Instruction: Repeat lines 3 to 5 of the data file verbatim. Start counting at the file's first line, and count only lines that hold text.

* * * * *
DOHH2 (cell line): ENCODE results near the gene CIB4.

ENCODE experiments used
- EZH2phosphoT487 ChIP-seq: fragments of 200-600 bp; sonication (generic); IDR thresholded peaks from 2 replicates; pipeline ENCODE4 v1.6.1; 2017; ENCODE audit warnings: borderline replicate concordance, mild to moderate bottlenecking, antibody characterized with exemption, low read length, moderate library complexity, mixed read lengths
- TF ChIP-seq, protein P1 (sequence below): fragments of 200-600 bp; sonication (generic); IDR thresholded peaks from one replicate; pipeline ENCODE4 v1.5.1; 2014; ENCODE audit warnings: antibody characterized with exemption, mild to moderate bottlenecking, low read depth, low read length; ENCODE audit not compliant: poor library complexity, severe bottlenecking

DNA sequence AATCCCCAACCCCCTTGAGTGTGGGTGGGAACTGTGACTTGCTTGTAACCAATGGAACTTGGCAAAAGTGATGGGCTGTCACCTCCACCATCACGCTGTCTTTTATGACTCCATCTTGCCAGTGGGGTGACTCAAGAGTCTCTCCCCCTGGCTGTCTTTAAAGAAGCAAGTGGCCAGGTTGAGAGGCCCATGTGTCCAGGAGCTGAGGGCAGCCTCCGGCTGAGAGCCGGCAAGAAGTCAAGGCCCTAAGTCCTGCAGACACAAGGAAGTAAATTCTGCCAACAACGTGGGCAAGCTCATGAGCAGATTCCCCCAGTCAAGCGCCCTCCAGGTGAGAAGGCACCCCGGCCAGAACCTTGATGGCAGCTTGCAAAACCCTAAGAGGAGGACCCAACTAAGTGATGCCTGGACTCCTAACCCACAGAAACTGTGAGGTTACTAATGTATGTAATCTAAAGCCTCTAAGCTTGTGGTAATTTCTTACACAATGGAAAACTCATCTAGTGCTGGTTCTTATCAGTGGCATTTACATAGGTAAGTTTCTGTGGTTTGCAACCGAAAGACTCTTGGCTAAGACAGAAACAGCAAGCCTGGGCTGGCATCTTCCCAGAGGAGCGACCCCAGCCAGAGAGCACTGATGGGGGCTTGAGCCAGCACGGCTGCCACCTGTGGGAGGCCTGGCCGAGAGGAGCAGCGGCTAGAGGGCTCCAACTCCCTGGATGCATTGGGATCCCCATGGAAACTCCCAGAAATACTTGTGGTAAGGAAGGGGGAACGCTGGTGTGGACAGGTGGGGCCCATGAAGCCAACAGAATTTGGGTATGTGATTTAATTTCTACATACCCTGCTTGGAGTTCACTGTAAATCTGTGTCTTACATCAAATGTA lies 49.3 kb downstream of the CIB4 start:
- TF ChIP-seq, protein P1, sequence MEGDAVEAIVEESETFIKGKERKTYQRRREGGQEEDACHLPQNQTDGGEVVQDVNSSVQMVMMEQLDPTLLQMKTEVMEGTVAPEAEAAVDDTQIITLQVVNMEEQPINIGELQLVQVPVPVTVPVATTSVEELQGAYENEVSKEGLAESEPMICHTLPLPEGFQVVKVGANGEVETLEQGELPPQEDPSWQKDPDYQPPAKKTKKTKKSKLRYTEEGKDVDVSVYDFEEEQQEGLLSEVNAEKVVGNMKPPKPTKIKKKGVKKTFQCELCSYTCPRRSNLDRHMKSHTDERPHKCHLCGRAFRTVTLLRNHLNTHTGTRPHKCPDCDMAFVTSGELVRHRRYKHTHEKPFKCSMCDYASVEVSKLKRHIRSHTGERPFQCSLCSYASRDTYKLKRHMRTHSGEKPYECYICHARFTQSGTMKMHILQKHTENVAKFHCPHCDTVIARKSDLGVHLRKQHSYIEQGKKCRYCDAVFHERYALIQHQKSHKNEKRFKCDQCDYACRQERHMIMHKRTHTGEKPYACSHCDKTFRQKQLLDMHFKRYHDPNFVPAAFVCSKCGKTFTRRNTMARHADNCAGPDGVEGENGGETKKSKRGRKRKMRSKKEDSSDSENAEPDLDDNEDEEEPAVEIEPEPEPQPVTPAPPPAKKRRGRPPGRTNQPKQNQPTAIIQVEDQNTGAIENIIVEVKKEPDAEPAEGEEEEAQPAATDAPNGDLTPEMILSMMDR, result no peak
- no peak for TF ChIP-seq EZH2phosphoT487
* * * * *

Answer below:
- EZH2phosphoT487 ChIP-seq: fragments of 200-600 bp; sonication (generic); IDR thresholded peaks from 2 replicates; pipeline ENCODE4 v1.6.1; 2017; ENCODE audit warnings: borderline replicate concordance, mild to moderate bottlenecking, antibody characterized with exemption, low read length, moderate library complexity, mixed read lengths
- TF ChIP-seq, protein P1 (sequence below): fragments of 200-600 bp; sonication (generic); IDR thresholded peaks from one replicate; pipeline ENCODE4 v1.5.1; 2014; ENCODE audit warnings: antibody characterized with exemption, mild to moderate bottlenecking, low read depth, low read length; ENCODE audit not compliant: poor library complexity, severe bottlenecking

DNA sequence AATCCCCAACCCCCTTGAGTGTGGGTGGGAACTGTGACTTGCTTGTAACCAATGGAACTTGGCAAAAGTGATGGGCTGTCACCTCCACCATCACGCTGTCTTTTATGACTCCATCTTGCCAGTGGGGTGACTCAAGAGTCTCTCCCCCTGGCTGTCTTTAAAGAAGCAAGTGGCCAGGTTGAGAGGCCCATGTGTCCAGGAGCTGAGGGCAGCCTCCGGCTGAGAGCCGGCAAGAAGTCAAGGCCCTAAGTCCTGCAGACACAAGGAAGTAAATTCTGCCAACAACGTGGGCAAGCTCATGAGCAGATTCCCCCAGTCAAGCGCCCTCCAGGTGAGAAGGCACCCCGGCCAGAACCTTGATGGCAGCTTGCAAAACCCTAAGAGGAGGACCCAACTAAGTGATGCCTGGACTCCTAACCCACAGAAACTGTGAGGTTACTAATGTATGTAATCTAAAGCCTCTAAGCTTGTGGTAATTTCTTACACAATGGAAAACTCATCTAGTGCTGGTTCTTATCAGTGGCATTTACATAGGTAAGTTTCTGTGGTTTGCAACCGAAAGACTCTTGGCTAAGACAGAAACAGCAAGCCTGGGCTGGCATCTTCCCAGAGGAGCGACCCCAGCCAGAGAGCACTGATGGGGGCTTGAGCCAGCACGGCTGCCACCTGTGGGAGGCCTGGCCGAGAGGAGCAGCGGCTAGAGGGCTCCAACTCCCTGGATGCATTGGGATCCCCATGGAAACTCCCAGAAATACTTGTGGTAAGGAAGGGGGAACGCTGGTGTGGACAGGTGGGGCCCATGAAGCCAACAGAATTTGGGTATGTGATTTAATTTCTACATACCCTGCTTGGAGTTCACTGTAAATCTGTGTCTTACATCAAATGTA lies 49.3 kb downstream of the CIB4 start: